Storytime in parts

--Part XIII--

Officer Walter Blunt was looking forward to getting away for a few hours. The last several days had seen his caseload increase dramatically and everybody seemed to have an emergency, real or imagined. The small Pennsylvania town where he was a police officer rarely saw much action and he usually spent his shifts babysitting the townspeople in a small matrix of semi-serious confrontations typically stemming from one generation to the other or from one sex to the other. Officer Blunt had received formal training in everything from riot control to public relations but the past couple of years his sole focus had been much closer to the latter.

He had not voted for Eisenhower for president since Eisenhower was a Republican and Blunt came from a long line of Democrats and yet Blunt felt that the man was honest and well-intentioned and probably idealistically correct. It was all a moot point at the moment because Officer Blunt had a job to do and he would do that job no matter his personal feelings about the man. Blunt was to be a part of a joint task force comprised mostly of local police officers who were to provide crowd control while the president made a stop in a neighboring town as part of his effort to drum up support for an interstate highway system.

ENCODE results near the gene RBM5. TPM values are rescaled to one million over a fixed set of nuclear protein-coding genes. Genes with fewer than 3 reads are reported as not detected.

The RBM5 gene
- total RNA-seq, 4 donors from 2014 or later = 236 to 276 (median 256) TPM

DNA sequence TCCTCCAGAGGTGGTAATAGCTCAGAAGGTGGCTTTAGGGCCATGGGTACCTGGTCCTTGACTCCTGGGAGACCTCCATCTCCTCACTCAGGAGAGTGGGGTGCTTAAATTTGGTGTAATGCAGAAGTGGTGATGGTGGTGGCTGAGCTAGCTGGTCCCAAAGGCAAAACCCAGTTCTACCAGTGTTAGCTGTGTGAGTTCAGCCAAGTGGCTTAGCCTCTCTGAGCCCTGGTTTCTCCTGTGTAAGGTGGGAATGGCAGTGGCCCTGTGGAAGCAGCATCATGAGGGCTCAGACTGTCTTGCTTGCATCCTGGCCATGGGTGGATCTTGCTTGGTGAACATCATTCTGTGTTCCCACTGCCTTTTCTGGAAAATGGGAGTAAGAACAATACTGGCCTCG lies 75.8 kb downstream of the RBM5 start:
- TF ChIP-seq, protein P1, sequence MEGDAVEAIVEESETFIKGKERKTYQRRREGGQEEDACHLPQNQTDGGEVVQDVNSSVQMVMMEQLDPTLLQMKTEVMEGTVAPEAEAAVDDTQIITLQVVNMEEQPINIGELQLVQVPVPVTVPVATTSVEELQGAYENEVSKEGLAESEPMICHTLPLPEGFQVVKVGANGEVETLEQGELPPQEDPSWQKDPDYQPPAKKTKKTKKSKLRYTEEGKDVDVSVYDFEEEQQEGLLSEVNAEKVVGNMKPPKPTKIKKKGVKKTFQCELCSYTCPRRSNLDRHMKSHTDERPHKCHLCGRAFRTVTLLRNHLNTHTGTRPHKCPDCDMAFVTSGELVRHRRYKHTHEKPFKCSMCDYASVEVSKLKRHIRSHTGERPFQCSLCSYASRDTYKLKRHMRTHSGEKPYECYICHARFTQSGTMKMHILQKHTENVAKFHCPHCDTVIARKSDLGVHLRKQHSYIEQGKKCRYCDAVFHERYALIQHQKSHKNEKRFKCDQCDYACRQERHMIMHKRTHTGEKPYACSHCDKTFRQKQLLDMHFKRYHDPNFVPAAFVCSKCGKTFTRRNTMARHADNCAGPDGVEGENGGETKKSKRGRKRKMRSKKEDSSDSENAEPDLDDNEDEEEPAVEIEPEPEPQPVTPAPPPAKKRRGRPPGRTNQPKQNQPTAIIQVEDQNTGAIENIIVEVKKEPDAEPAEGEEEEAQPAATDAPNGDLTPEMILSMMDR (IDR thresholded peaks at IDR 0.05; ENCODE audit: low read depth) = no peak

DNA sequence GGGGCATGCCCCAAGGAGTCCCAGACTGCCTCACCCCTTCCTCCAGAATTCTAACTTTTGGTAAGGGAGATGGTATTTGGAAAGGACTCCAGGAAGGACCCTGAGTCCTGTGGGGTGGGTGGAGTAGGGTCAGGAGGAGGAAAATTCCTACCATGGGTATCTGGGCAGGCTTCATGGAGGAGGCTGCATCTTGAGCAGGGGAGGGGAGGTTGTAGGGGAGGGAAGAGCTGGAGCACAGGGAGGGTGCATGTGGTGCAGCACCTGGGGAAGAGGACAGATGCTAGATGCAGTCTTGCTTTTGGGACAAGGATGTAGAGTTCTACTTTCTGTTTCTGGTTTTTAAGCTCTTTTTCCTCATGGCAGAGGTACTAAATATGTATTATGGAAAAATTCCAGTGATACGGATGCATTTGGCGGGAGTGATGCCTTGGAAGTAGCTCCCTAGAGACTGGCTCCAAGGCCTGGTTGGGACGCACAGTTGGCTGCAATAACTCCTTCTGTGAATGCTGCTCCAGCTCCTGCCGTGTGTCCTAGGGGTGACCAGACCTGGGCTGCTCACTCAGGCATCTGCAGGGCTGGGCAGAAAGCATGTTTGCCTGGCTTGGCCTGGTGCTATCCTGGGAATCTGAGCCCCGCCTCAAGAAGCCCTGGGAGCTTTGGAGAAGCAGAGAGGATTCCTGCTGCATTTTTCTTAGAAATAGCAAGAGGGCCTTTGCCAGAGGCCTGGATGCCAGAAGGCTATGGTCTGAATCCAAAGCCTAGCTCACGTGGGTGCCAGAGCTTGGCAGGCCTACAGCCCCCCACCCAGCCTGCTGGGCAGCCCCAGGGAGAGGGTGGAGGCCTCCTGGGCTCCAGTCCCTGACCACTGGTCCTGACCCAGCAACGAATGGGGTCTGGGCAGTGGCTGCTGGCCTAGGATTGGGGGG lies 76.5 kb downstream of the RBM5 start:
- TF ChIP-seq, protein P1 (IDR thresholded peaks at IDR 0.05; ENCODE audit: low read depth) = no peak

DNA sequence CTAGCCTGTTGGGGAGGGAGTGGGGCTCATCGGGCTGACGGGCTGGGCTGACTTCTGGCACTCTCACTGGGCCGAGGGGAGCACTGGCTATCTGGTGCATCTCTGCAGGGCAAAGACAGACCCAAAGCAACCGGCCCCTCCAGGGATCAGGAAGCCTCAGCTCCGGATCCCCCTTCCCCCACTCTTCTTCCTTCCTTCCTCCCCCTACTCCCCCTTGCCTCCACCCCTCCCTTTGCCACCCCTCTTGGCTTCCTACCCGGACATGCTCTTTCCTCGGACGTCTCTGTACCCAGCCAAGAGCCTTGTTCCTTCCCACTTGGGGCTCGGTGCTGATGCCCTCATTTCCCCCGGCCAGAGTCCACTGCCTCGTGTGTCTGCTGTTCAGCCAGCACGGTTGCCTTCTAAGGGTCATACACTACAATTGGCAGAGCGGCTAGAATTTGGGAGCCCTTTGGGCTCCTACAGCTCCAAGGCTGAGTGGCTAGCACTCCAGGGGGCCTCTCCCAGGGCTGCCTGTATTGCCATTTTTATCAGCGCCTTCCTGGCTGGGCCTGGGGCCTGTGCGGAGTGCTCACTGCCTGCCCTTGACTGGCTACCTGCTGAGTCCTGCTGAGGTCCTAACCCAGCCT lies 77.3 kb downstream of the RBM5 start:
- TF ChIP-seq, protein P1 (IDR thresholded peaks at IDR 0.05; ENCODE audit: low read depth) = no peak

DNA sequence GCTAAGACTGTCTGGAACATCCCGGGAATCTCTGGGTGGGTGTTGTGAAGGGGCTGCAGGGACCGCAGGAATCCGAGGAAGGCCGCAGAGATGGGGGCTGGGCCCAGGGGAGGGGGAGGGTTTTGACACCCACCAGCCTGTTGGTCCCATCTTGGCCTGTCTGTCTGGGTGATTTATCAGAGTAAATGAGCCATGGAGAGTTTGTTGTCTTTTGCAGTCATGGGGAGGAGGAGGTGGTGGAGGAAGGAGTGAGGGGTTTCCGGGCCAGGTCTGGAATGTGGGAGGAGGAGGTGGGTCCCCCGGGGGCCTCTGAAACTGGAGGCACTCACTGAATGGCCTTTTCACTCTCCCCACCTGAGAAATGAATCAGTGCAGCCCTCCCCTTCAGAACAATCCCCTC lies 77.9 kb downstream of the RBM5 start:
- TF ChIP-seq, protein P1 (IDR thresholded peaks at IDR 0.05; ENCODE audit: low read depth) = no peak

Blunt checked in and got instructions. He was to keep well-wishers and gaukers off of the roadway so the president's limo could pass by without anybody getting hurt. When he got to his station he saw several people had already lined up along the curb and some were already copping a squat right next to where President Eisenhower would be entering the hotel. The scene was chaotic with local police running into federal police and being screamed at all the while by Secret Service. Local police had the black cotton uniform, the federal agents would be in suits and ties and the Secret Service would be in nice suits and ties and wearing sunglasses.

News crews in awkward looking panel vans were setting up right in front of Blunt and he first asked them nicely to leave and then when he was ignored he and two others gave the crew a stiff warning about where that van would wind up if it was not moved promptly. Promptly it was moved and another immediately took it's place. Blunt and the others skipped the nice part and proceeded to threaten which worked pretty well after some moaning and question-asking. Another officer from another city smiled at Blunt and said,"Say what you want as long as you do what I say! Right, officer?" Walter smiled. It beats breaking up a family squabble about who drank who's beer. Blunt felt like he was doing important duty here and he was glad to help.